Supported values are:

  • 0x00 = LED is not used to indicate a connection (Default)
  • 0xFF = LED is used to indicate a connection.

So don’t worry if the LED is not turned on while connected if you are using the BLEBee the first time. It is turned off by default. You need to change the characteristic first to 0xFF in order to use the LED. The setting is also persisted into the BLEBees flash memory, so the setting persists between power and reset cycles.

RX (Read, Notify):


The RX characteristic is used to receive data on the e.g. iOS Side. Whatever you write to the BLEBees TX pin will be notified on the RX characteristic on iOS. there is no longer an RX buffer involved which needs to be filled up before the buffer data is notified on the iOS Side. Every single byte is not notified.

TX (read, write, write-without-response):


Data which is send from the e.g. iPhone to the BLEBees TX characteristic and is then received on the RX pin of the BLEBee. The maximum amount of data which can be send at once is 20 bytes due to BLE and iOS implementation restrictions.

D0 Output (write, read):


This characteristic in an output pin to control e.g. a relay which is attaced to this pin. The values which are supported by this characteristic are:

  • 0x00 = set the pin 20 (CH0) low
  • 0xff = set the pin 20 (CH0) high

D1 Output (write, read):


This characteristic in an output pin to control e.g. a relay which is attaced to this pin. The values which are supported by this characteristic are:

  • 0x00 = set the pin 19 (CH0) low
  • 0xff = set the pin 19 (CH0) high

D2 Output (write, read):


This characteristic in an output pin to control e.g. a relay which is attaced to this pin. The values which are supported by this characteristic are:

  • 0x00 = set the pin 18 (CH0) low
  • 0xff = set the pin 18 (CH0) high

D3 Output (write, read):


This characteristic in an output pin to control e.g. a relay which is attaced to this pin. The values which are supported by this characteristic are:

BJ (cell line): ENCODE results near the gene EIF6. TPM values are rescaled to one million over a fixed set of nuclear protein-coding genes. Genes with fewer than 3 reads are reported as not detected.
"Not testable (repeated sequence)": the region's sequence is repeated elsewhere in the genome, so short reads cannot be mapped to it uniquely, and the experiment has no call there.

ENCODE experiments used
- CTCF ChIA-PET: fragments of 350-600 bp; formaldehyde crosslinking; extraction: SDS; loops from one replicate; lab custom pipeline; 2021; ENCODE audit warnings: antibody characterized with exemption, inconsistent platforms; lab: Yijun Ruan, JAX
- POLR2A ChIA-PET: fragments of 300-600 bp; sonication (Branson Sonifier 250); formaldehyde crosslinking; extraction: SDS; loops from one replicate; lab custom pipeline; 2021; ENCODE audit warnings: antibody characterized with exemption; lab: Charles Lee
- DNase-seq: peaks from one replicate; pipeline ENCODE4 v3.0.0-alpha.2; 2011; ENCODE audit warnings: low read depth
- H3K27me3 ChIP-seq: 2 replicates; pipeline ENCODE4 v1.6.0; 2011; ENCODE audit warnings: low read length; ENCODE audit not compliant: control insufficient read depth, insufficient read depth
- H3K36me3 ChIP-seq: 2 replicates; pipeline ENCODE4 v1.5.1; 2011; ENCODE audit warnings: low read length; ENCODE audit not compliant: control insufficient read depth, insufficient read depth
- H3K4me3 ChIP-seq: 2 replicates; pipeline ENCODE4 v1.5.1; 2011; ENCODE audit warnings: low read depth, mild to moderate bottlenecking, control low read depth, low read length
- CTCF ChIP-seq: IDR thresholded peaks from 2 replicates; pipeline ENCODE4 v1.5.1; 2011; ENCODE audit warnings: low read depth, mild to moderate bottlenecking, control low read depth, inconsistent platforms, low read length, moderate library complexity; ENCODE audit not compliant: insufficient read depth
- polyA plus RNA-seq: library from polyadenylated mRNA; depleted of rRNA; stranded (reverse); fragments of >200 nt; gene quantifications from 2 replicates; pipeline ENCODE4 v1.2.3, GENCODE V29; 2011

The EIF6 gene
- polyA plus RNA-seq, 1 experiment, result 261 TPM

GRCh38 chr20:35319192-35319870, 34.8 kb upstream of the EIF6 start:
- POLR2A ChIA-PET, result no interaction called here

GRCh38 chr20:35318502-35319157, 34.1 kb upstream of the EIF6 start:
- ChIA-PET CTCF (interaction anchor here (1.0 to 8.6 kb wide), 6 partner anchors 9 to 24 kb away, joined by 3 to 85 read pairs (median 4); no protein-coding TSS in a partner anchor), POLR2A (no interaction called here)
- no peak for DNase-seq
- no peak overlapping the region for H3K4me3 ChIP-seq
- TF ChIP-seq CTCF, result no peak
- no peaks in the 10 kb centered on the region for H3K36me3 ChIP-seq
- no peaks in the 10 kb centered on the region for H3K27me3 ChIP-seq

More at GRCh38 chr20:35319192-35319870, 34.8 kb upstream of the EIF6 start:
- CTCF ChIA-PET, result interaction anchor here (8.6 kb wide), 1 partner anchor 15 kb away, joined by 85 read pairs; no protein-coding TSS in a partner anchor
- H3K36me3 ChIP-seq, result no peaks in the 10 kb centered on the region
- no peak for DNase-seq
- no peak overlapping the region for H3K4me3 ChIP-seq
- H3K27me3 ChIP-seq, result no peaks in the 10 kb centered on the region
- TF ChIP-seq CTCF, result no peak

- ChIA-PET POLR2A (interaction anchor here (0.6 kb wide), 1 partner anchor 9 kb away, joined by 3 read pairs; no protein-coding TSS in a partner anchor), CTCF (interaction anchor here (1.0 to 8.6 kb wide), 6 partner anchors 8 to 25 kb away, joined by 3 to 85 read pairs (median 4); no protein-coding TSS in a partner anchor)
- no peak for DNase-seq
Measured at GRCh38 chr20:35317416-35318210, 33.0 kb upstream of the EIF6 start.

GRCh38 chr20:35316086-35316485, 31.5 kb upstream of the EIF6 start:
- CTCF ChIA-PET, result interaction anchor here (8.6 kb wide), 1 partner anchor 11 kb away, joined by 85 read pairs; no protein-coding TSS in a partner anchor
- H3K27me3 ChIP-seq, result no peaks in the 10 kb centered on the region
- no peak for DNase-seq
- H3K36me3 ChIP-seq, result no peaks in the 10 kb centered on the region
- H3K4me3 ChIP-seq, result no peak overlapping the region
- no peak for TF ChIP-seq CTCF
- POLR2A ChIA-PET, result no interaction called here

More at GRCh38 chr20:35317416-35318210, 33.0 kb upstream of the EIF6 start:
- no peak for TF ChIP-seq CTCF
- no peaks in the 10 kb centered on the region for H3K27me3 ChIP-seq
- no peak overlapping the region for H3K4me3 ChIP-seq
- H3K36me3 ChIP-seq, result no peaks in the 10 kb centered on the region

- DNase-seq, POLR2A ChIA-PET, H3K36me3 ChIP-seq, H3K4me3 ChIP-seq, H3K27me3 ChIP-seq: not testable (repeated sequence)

• 0x00 = set the pin 17 (CH0) low
  • 0xff = set the pin 17 (CH0) high
Tested hardware setups
Fio v3 ATmega 32u4

The Fio v3 from Sparkfun Electronics is equipped with an ATmega32u4. This makes it very easy to communicate with the BLEBee from the uC since you can use the Serial1 port, which is wired to the BLEBee and use Serial to communicate over the USB cable to your Mac/PC for debugging purposes. you don’t need to remove the BLEBee from the XBEE header while programming the Arduino during the programming process as you need to while programming the original Arduino FIO. A sample Arduino Sketch is available at github look into the arduino directory where the Fio v3 sketch is named BLEbee_v_1_0_0_FIO3.

Arduino FIO

The Original Arduino FIO is based on an Arduino ATmega328. Resulting a serial port debug connection using the Serial port will interfear somehow with the BLEbees RX/TX pins. You need to remove the BLEbee from the Arduino FIO while programming the sketch. It works best, when you run the Arduino FIO from a LIPO and transfer data over BLE to the Arduino Sketch. A sample sketch illustrating the use of the BLEbee with the Arduino FIO is also available from my github account. The Sketch is named BLEbee_v_1_0_0_Arduino_FIO.